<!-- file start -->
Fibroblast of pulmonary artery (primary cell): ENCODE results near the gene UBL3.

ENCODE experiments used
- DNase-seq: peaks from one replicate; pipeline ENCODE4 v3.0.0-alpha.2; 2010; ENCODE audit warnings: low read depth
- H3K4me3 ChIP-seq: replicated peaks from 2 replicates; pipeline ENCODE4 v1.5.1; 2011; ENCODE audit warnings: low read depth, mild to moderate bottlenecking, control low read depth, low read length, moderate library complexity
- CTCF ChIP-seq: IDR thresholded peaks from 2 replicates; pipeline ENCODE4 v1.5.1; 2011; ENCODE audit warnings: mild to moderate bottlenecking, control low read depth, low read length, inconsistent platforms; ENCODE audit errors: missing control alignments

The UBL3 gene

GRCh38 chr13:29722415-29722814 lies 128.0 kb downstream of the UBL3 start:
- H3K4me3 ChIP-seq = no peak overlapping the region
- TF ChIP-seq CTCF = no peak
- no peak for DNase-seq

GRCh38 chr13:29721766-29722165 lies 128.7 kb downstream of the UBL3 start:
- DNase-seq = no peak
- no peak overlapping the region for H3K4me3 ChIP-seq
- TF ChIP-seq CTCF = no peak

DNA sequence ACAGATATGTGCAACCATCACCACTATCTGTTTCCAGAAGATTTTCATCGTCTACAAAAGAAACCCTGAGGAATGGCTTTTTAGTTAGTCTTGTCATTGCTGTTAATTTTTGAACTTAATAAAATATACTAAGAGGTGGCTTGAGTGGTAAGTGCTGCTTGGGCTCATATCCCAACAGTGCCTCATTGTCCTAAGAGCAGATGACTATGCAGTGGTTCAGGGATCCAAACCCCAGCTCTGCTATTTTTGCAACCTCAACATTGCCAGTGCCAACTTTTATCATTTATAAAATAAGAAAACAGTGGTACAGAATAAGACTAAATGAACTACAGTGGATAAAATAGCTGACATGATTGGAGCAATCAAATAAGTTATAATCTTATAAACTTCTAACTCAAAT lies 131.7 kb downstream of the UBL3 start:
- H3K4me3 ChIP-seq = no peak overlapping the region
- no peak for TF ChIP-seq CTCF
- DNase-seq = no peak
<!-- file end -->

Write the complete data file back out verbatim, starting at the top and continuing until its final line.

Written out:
Fibroblast of pulmonary artery (primary cell): ENCODE results near the gene UBL3.

ENCODE experiments used
- DNase-seq: peaks from one replicate; pipeline ENCODE4 v3.0.0-alpha.2; 2010; ENCODE audit warnings: low read depth
- H3K4me3 ChIP-seq: replicated peaks from 2 replicates; pipeline ENCODE4 v1.5.1; 2011; ENCODE audit warnings: low read depth, mild to moderate bottlenecking, control low read depth, low read length, moderate library complexity
- CTCF ChIP-seq: IDR thresholded peaks from 2 replicates; pipeline ENCODE4 v1.5.1; 2011; ENCODE audit warnings: mild to moderate bottlenecking, control low read depth, low read length, inconsistent platforms; ENCODE audit errors: missing control alignments

The UBL3 gene

GRCh38 chr13:29722415-29722814 lies 128.0 kb downstream of the UBL3 start:
- H3K4me3 ChIP-seq = no peak overlapping the region
- TF ChIP-seq CTCF = no peak
- no peak for DNase-seq

GRCh38 chr13:29721766-29722165 lies 128.7 kb downstream of the UBL3 start:
- DNase-seq = no peak
- no peak overlapping the region for H3K4me3 ChIP-seq
- TF ChIP-seq CTCF = no peak

DNA sequence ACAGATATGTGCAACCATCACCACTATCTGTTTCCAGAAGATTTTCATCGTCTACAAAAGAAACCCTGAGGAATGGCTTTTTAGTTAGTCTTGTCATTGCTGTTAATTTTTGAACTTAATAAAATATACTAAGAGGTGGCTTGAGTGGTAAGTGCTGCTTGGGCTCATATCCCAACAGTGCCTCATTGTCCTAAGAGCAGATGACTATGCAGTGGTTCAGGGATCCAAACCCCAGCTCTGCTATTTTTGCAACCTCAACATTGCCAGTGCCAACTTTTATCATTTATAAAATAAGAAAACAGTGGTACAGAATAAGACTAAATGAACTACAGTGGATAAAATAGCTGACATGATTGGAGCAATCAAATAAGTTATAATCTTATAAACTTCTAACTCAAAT lies 131.7 kb downstream of the UBL3 start:
- H3K4me3 ChIP-seq = no peak overlapping the region
- no peak for TF ChIP-seq CTCF
- DNase-seq = no peak